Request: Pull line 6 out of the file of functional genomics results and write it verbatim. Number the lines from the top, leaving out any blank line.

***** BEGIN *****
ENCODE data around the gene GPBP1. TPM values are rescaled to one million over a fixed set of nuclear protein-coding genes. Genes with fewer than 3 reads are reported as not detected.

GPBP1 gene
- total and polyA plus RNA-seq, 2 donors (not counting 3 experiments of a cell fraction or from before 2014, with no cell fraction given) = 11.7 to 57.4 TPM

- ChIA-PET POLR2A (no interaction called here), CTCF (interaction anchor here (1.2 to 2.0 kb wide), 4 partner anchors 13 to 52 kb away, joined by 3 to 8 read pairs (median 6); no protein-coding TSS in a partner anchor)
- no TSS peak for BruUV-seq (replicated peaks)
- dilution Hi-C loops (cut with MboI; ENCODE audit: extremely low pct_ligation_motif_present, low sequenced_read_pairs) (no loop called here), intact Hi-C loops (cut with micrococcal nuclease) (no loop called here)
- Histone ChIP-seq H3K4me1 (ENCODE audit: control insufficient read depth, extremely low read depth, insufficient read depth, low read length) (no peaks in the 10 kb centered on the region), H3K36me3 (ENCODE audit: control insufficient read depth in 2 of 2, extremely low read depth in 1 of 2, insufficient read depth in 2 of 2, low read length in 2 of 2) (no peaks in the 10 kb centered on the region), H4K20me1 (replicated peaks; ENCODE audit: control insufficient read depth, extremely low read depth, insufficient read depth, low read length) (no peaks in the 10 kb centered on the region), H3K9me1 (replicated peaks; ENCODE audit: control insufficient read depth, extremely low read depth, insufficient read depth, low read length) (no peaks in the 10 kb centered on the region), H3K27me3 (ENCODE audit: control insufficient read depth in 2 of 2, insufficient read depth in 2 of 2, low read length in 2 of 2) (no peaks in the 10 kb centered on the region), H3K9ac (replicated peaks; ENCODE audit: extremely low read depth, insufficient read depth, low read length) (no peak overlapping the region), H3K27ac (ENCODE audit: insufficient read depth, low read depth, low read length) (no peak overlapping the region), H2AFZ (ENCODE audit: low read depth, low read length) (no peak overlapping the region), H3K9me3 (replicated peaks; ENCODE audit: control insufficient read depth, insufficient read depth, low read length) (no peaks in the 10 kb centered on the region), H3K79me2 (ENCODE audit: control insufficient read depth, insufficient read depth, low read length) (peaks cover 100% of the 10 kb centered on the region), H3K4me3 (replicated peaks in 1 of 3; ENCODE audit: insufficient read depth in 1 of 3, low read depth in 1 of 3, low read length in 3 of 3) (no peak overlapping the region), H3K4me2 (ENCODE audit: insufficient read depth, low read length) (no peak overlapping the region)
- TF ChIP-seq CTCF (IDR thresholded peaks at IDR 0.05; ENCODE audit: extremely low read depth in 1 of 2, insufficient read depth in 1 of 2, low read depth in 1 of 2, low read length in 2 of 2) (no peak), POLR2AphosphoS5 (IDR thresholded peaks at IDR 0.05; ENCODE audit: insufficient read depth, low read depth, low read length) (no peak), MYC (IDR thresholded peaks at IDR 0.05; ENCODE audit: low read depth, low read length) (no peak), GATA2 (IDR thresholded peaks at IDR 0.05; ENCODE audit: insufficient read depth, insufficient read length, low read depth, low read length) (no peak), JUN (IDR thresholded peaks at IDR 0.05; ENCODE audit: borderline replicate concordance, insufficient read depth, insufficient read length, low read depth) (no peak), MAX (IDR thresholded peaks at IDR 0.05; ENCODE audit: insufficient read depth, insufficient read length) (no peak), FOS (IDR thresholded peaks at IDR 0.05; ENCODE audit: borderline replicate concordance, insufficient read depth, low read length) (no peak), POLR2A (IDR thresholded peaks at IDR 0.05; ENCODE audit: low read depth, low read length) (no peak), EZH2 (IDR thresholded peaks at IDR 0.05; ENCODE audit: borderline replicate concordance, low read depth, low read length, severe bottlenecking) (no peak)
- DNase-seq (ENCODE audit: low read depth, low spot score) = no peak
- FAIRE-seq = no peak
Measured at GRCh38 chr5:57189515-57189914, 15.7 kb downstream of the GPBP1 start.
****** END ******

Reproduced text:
- dilution Hi-C loops (cut with MboI; ENCODE audit: extremely low pct_ligation_motif_present, low sequenced_read_pairs) (no loop called here), intact Hi-C loops (cut with micrococcal nuclease) (no loop called here)